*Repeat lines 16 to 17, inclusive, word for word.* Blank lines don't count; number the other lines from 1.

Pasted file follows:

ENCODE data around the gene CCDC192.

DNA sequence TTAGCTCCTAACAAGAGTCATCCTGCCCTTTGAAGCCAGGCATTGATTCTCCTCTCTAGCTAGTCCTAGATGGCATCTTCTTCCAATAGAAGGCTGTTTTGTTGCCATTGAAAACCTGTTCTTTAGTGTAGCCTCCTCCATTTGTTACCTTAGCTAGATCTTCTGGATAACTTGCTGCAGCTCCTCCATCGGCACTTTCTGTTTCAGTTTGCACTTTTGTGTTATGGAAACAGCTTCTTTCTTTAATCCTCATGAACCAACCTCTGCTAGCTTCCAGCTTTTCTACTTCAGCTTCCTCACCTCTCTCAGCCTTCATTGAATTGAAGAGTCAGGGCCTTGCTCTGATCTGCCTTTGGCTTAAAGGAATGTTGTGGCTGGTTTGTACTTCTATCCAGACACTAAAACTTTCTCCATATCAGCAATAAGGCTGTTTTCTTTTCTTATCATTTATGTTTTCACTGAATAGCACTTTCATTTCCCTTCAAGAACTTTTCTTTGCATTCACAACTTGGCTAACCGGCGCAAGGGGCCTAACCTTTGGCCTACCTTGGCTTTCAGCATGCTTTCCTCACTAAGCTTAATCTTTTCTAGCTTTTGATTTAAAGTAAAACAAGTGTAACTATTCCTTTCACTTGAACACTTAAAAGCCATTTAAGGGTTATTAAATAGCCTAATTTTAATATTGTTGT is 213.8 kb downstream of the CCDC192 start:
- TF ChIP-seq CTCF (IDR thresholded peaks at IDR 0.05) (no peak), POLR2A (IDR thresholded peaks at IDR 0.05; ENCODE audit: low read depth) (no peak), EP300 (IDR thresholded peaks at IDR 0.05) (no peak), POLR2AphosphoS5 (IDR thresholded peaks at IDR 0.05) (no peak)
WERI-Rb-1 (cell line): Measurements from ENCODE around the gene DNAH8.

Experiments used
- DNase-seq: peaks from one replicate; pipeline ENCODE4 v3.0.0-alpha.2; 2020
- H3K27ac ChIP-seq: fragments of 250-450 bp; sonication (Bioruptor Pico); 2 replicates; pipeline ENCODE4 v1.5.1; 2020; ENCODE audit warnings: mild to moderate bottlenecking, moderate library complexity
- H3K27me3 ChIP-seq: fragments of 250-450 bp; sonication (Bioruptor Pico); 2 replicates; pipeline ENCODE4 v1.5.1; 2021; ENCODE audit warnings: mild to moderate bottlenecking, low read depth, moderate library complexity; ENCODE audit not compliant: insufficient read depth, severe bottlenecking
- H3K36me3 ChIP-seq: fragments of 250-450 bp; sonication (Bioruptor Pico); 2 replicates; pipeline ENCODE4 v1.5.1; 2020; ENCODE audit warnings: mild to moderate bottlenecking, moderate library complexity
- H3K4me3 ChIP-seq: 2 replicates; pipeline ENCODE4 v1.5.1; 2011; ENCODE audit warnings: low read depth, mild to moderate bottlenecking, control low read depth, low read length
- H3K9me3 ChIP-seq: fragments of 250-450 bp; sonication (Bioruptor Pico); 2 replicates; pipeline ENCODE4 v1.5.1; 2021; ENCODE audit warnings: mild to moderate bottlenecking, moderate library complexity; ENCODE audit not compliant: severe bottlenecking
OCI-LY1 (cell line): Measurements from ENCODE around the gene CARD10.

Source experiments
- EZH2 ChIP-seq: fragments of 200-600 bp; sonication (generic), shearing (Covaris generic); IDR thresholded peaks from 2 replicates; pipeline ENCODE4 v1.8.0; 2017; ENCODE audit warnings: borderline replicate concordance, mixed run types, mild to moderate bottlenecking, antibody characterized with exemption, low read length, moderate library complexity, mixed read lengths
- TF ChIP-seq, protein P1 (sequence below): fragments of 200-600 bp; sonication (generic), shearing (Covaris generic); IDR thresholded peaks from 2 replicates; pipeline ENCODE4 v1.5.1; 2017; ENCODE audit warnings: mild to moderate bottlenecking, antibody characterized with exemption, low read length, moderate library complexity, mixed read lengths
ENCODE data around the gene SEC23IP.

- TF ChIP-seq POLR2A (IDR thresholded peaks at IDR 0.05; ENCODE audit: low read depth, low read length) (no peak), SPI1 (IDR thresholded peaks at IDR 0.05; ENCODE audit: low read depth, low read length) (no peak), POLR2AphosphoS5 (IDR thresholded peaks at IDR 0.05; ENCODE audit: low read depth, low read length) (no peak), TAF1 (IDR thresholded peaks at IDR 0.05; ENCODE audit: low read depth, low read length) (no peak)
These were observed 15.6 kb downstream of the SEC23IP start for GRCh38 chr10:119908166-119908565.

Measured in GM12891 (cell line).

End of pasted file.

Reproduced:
ENCODE data around the gene SEC23IP.

- TF ChIP-seq POLR2A (IDR thresholded peaks at IDR 0.05; ENCODE audit: low read depth, low read length) (no peak), SPI1 (IDR thresholded peaks at IDR 0.05; ENCODE audit: low read depth, low read length) (no peak), POLR2AphosphoS5 (IDR thresholded peaks at IDR 0.05; ENCODE audit: low read depth, low read length) (no peak), TAF1 (IDR thresholded peaks at IDR 0.05; ENCODE audit: low read depth, low read length) (no peak)